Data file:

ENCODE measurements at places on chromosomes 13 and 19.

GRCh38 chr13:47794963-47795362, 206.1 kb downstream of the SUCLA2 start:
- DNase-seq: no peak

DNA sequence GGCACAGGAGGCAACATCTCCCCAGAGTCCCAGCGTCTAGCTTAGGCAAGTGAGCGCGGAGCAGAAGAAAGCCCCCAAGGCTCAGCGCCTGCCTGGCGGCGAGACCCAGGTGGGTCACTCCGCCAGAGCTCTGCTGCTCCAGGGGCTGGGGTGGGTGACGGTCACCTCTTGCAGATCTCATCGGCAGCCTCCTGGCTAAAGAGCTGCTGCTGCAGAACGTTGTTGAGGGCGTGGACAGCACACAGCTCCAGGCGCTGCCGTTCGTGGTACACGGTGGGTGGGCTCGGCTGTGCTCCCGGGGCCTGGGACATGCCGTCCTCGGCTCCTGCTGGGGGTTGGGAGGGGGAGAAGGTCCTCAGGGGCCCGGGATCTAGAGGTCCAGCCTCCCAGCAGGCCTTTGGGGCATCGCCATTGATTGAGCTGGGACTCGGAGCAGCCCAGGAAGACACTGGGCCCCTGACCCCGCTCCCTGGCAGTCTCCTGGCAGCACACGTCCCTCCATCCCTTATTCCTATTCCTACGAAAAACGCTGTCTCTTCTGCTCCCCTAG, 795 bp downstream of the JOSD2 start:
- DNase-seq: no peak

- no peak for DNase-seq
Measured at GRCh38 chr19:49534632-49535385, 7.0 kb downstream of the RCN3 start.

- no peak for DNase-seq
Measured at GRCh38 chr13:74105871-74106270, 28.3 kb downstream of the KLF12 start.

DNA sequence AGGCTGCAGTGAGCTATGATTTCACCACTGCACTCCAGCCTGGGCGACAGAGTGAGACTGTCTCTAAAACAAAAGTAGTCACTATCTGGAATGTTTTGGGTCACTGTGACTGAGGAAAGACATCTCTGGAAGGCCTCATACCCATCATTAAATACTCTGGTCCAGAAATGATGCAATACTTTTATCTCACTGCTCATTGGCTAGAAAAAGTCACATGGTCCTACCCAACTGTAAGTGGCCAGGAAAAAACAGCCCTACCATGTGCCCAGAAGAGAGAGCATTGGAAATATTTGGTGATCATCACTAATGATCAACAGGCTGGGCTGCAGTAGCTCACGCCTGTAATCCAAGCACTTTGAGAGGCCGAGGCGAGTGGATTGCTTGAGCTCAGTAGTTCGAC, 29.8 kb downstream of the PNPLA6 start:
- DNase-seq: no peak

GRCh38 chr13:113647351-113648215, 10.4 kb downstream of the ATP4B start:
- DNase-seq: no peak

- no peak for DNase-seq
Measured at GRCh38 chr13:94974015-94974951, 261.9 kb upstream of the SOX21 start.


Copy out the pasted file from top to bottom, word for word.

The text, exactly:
ENCODE measurements at places on chromosomes 13 and 19.

GRCh38 chr13:47794963-47795362, 206.1 kb downstream of the SUCLA2 start:
- DNase-seq: no peak

DNA sequence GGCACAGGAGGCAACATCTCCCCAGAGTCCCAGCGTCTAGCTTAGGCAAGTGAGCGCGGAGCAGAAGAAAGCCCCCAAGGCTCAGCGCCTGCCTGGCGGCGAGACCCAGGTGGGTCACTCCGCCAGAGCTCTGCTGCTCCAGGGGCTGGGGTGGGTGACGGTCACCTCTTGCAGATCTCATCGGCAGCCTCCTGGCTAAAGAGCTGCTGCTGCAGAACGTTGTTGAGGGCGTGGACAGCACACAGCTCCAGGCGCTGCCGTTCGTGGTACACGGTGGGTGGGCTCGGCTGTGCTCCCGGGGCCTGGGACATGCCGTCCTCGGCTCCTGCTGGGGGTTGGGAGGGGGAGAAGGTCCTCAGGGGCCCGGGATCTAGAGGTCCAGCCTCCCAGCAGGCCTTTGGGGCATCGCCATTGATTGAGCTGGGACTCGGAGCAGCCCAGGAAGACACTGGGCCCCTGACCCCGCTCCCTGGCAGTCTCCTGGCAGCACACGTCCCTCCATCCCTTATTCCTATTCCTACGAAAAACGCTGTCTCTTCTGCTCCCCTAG, 795 bp downstream of the JOSD2 start:
- DNase-seq: no peak

- no peak for DNase-seq
Measured at GRCh38 chr19:49534632-49535385, 7.0 kb downstream of the RCN3 start.

- no peak for DNase-seq
Measured at GRCh38 chr13:74105871-74106270, 28.3 kb downstream of the KLF12 start.

DNA sequence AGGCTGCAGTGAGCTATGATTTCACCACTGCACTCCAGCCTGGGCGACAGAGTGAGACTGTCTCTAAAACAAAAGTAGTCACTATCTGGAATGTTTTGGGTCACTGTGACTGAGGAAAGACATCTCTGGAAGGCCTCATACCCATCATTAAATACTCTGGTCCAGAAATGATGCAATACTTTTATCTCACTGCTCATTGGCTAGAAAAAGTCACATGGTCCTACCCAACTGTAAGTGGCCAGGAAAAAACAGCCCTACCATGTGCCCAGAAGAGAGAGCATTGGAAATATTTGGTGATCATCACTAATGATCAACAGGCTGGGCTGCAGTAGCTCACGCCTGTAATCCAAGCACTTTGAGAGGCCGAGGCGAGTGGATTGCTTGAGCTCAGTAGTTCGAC, 29.8 kb downstream of the PNPLA6 start:
- DNase-seq: no peak

GRCh38 chr13:113647351-113648215, 10.4 kb downstream of the ATP4B start:
- DNase-seq: no peak

- no peak for DNase-seq
Measured at GRCh38 chr13:94974015-94974951, 261.9 kb upstream of the SOX21 start.